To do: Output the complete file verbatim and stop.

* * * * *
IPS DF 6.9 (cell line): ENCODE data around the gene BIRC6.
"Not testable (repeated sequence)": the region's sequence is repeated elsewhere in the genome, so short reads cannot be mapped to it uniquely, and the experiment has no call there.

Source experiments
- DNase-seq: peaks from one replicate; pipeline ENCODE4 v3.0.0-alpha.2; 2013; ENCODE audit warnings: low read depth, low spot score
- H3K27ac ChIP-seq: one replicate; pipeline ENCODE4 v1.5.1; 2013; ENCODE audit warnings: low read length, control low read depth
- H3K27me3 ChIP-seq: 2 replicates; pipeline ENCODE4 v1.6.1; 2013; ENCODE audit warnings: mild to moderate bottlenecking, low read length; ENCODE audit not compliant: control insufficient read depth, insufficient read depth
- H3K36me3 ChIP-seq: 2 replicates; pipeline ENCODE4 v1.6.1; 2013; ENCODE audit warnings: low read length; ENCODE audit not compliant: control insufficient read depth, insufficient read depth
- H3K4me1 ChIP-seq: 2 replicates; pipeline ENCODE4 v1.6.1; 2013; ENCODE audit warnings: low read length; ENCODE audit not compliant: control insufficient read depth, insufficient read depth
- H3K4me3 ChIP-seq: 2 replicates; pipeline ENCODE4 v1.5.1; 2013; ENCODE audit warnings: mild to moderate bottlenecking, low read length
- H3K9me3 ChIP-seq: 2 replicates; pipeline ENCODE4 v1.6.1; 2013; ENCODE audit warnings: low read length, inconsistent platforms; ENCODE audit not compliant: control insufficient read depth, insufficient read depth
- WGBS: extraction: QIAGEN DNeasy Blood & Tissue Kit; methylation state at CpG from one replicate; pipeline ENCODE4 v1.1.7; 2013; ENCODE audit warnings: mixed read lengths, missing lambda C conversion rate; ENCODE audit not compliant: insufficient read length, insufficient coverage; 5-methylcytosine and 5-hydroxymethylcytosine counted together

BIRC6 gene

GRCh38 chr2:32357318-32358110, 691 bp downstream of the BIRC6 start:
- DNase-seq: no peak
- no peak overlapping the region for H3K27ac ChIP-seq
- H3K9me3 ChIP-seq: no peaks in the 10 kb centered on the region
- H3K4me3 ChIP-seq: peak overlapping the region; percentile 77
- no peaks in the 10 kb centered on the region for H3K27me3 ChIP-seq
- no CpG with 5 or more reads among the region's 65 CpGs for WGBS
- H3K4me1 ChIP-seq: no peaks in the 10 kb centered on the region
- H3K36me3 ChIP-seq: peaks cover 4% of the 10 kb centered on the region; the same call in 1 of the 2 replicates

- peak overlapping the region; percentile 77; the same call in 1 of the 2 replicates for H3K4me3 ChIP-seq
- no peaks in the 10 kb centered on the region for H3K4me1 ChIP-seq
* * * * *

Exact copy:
IPS DF 6.9 (cell line): ENCODE data around the gene BIRC6.
"Not testable (repeated sequence)": the region's sequence is repeated elsewhere in the genome, so short reads cannot be mapped to it uniquely, and the experiment has no call there.

Source experiments
- DNase-seq: peaks from one replicate; pipeline ENCODE4 v3.0.0-alpha.2; 2013; ENCODE audit warnings: low read depth, low spot score
- H3K27ac ChIP-seq: one replicate; pipeline ENCODE4 v1.5.1; 2013; ENCODE audit warnings: low read length, control low read depth
- H3K27me3 ChIP-seq: 2 replicates; pipeline ENCODE4 v1.6.1; 2013; ENCODE audit warnings: mild to moderate bottlenecking, low read length; ENCODE audit not compliant: control insufficient read depth, insufficient read depth
- H3K36me3 ChIP-seq: 2 replicates; pipeline ENCODE4 v1.6.1; 2013; ENCODE audit warnings: low read length; ENCODE audit not compliant: control insufficient read depth, insufficient read depth
- H3K4me1 ChIP-seq: 2 replicates; pipeline ENCODE4 v1.6.1; 2013; ENCODE audit warnings: low read length; ENCODE audit not compliant: control insufficient read depth, insufficient read depth
- H3K4me3 ChIP-seq: 2 replicates; pipeline ENCODE4 v1.5.1; 2013; ENCODE audit warnings: mild to moderate bottlenecking, low read length
- H3K9me3 ChIP-seq: 2 replicates; pipeline ENCODE4 v1.6.1; 2013; ENCODE audit warnings: low read length, inconsistent platforms; ENCODE audit not compliant: control insufficient read depth, insufficient read depth
- WGBS: extraction: QIAGEN DNeasy Blood & Tissue Kit; methylation state at CpG from one replicate; pipeline ENCODE4 v1.1.7; 2013; ENCODE audit warnings: mixed read lengths, missing lambda C conversion rate; ENCODE audit not compliant: insufficient read length, insufficient coverage; 5-methylcytosine and 5-hydroxymethylcytosine counted together

BIRC6 gene

GRCh38 chr2:32357318-32358110, 691 bp downstream of the BIRC6 start:
- DNase-seq: no peak
- no peak overlapping the region for H3K27ac ChIP-seq
- H3K9me3 ChIP-seq: no peaks in the 10 kb centered on the region
- H3K4me3 ChIP-seq: peak overlapping the region; percentile 77
- no peaks in the 10 kb centered on the region for H3K27me3 ChIP-seq
- no CpG with 5 or more reads among the region's 65 CpGs for WGBS
- H3K4me1 ChIP-seq: no peaks in the 10 kb centered on the region
- H3K36me3 ChIP-seq: peaks cover 4% of the 10 kb centered on the region; the same call in 1 of the 2 replicates

- peak overlapping the region; percentile 77; the same call in 1 of the 2 replicates for H3K4me3 ChIP-seq
- no peaks in the 10 kb centered on the region for H3K4me1 ChIP-seq